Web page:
He's quick, powerful, has a great nose for goal. Adrian Ramos, you cry? Well, perhaps they will sign him next summer, but it seems to me the answer is already at the club.
He's called Pierre-Emerick Aubameyang.
Yes, Ramos is having a great season, but his previous best top-flight tally was 10 goals in his maiden Bundesliga campaign and he scored six in 31 games in 2011/12.
Admittedly, those Hertha Berlin sides were hardly world-beaters - and he was relegated in both previous 1. Bundesliga seasons - but from what I have seen of Ramos he does not have the quality and consistency to make a Dortmund player, and - at 28 already - is a relative dinosaur compared to the targets sporting director Michael Zorc usually pinpoints.
The opposite must be said of Aubameyang, whose double against Eintracht Frankfurt last weekend - which followed hot on the heels of his Pokal winner against the same opponents in the week leading up to the league game - merely confirmed the view he can succeed Lewandowski and perhaps even improve on him just as the Pole was an upgrade on Lucas Barrios.
Not 25 until June, the Gabon international has an obvious age advantage over Ramos, but while there remains a question mark over whether the Colombia international can step up to the stratospheric grade required at the Signal Iduna Park, Aubameyang has already made that leap.
His 13 league goals - only one fewer than Lewandowski and Ramos - have come from one fewer Bundesliga game than the duo ahead of him, and from only seven full league matches.
Even without nit-picking over time on the pitch, a return of 16 goals from 29 appearances in all competitions is more than impressive, particularly for a man in his debut season in Germany.
Admittedly, Lewandowski arrived from a weaker league than Aubameyang when he signed for Dortmund in 2010, but he managed just nine goals in 43 competitive outings in his maiden campaign.
Of course, the former Lech Poznan man is a rather more formidable beast now, and was played out of position - behind Barrios - or as a bit-part replacement for the Paraguayan in his early Dortmund days, but Aubameyang has claimed his goals from a wide position in Juergen Klopp's 4-2-3-1.
You wonder how many he would get should he be at the forefront of the attack, where he registered 19 for Saint-Etienne in Ligue 1 last season, particularly given his apparent burgeoning understanding with Henrikh Mkhitaryan, as witnessed by the opening goal versus Frankfurt.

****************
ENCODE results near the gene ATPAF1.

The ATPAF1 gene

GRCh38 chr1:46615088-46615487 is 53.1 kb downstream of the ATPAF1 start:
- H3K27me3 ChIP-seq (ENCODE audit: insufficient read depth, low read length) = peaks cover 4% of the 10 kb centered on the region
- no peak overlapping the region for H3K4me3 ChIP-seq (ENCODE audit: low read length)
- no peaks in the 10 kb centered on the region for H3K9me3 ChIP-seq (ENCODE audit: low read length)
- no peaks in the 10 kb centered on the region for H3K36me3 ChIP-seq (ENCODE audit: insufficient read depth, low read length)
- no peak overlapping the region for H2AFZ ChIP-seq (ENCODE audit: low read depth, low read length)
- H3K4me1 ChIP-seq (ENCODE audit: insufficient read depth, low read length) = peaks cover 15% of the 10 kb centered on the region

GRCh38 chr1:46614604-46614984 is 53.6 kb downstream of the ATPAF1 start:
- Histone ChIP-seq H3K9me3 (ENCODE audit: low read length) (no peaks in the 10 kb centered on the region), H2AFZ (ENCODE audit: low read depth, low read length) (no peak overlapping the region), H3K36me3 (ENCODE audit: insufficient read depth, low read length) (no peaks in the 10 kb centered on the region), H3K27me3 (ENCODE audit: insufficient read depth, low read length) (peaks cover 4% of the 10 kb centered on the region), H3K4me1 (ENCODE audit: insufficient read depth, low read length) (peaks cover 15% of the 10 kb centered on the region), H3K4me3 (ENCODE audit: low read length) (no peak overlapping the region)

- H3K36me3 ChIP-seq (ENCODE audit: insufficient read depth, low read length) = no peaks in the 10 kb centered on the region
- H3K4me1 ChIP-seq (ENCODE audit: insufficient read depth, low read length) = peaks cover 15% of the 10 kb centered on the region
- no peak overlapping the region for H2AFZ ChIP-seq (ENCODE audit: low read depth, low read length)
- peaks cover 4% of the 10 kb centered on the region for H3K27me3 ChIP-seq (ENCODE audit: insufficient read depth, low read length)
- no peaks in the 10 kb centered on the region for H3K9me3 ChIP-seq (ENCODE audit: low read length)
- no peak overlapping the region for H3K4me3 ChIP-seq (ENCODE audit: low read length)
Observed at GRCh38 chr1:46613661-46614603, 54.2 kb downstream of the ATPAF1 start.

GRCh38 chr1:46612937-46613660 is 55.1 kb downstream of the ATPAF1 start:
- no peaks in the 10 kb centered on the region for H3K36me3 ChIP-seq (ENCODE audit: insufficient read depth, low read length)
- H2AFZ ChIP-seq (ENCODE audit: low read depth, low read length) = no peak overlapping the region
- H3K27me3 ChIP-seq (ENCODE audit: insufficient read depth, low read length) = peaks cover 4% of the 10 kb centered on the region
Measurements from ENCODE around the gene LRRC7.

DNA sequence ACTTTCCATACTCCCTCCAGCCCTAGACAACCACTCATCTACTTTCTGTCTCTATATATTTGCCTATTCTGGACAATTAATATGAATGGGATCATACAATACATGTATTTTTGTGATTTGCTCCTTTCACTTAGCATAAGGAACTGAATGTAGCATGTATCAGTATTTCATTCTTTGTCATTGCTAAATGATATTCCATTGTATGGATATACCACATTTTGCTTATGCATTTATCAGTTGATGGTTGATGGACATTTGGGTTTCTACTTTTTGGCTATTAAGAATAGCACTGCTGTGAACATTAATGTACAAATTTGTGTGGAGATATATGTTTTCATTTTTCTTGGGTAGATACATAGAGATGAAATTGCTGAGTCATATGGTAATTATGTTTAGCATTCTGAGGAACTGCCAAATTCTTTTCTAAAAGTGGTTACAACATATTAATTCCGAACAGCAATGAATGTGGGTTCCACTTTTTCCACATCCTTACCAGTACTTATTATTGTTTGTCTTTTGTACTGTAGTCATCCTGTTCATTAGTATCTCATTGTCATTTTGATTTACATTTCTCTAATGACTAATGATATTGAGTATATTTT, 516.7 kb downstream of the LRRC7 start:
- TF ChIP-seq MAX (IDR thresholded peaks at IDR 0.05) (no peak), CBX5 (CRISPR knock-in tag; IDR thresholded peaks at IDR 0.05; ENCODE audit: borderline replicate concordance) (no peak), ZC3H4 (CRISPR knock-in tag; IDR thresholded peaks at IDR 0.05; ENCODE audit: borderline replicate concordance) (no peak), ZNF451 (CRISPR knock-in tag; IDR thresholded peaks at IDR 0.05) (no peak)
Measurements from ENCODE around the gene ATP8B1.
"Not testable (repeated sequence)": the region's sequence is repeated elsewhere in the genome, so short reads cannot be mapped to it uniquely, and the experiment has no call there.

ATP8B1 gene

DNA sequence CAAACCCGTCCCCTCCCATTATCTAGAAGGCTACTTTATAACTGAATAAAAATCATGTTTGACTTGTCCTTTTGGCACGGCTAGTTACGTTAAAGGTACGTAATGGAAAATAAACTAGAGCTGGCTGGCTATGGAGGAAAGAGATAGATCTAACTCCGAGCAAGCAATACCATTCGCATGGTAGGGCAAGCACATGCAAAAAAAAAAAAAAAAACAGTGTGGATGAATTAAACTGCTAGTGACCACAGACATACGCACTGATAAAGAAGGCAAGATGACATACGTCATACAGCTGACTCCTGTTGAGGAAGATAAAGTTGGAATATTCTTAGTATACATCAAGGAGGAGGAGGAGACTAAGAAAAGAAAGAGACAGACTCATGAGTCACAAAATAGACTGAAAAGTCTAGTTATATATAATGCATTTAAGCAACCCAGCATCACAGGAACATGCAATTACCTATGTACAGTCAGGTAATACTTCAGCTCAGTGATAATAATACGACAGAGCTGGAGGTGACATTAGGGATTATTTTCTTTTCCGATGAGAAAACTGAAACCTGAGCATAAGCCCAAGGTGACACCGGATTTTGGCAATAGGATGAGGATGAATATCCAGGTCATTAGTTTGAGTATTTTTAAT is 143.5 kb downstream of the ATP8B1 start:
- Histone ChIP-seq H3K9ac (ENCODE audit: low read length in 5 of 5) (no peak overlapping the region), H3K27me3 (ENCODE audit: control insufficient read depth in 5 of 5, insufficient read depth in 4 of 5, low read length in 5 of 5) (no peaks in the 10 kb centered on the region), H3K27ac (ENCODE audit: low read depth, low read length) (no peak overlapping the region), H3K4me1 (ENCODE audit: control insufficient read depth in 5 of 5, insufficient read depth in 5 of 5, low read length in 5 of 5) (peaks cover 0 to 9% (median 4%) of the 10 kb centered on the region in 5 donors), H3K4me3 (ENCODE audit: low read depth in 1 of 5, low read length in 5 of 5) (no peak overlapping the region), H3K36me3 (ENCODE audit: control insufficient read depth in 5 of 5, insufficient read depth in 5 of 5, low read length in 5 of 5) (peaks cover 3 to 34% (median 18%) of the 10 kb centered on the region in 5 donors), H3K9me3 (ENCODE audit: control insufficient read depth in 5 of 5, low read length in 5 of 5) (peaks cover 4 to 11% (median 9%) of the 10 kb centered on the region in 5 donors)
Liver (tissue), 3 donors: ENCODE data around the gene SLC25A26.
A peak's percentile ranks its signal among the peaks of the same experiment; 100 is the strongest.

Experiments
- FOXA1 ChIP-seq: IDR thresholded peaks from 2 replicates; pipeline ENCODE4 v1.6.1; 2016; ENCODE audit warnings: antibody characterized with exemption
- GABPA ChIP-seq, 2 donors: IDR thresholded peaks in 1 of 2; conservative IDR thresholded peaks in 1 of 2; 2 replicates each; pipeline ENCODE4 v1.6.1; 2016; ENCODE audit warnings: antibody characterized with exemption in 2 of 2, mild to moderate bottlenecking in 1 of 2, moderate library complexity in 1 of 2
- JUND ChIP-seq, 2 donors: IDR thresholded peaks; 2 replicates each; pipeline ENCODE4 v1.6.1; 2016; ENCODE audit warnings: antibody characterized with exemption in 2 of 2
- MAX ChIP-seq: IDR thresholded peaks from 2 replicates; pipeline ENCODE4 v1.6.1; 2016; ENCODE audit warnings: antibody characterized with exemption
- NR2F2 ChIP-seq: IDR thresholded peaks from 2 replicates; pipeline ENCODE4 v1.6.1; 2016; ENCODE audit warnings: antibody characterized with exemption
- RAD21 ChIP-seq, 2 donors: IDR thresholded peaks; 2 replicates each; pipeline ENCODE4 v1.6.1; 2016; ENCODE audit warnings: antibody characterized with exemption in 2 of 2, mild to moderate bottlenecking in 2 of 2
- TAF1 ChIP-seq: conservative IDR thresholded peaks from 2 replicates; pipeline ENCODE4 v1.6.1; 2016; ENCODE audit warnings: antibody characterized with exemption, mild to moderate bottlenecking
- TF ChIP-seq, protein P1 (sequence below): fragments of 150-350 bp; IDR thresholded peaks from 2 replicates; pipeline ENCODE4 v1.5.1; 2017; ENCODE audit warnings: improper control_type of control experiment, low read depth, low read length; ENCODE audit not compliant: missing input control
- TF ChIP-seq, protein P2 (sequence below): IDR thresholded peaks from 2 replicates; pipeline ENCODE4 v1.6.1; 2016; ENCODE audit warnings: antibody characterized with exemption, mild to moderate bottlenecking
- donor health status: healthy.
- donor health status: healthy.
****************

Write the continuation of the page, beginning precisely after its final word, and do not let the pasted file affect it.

It has all the hallmarks of the partnerships struck up by Barrios and Lewandowski with Shinji Kagawa and Mario Goetze.
As well as his Usain Bolt-esque pace, Aubameyang has a happy knack of scoring important goals - his first strike against Frankfurt was his eighth opening goal of a league match this season - even though he does have room for improvement.
Given free rein and few defensive duties at Saint-Etienne, he has already been indoctrinated into Dortmund's suffocating pressing game.
"The whole coaching staff have spoken to me quite a lot and explained a lot of things so that I'm better defensively," he said this week - and his self-sacrifice on behalf of the team was evident in his racing back to apprehend Alex Meier on Saturday, "despite Meier having a 40-metre headstart" as Klopp stated admiringly.
The Dortmund boss, whom Aubameyang told kicker with some amusement remains likely to be "bewildered" by some of the former AC Milan prodigy's more outlandish hairstyles, has clearly also pointed out another weakness.
"My strength is my speed," Aubameyang also told the German football magazine. "I need to work on play in tight areas."
That shortcoming no doubt explains Klopp's decision to play his summer signing in a slightly withdrawn position, giving him more space into which he can tear forward.
But Klopp is also aware his jet-heeled asset has one other precious commodity. "It's easier to teach the things which are not optimal than to teach someone to be dangerous in front of goal. He has the goalscoring instinct in him," the Dortmund boss told Kicker, a statement backed up by Aubameyang's second goal against Frankfurt for which he just stepped away from goalkeeper Kevin Trapp to create the space needed should the ball drop to him.
It may have been an ugly goal, but it was a goalscorer's goal. If the defence required further evidence, then the name of the only man to finish ahead of Aubameyang in the Ligue 1 scoring stakes last season should be sufficient: Zlatan Ibrahimovic (sorry if that hurt, Leverkusen fans).
"Lewandowski needed and got time to get to an exceptional level in Dortmund. Why shouldn't we find a player who will follow the same path?" replied Aubameyang when asked whether the club could find a replacement for his soon-to-be ex-team-mate.
There is more than a suggestion he himself is already on the right track.
- Sports & Recreation
- Robert Lewandowski
- Pierre-Emerick Aubameyang
- Borussia Dortmund
- Adrian Ramos
- Eintracht Frankfurt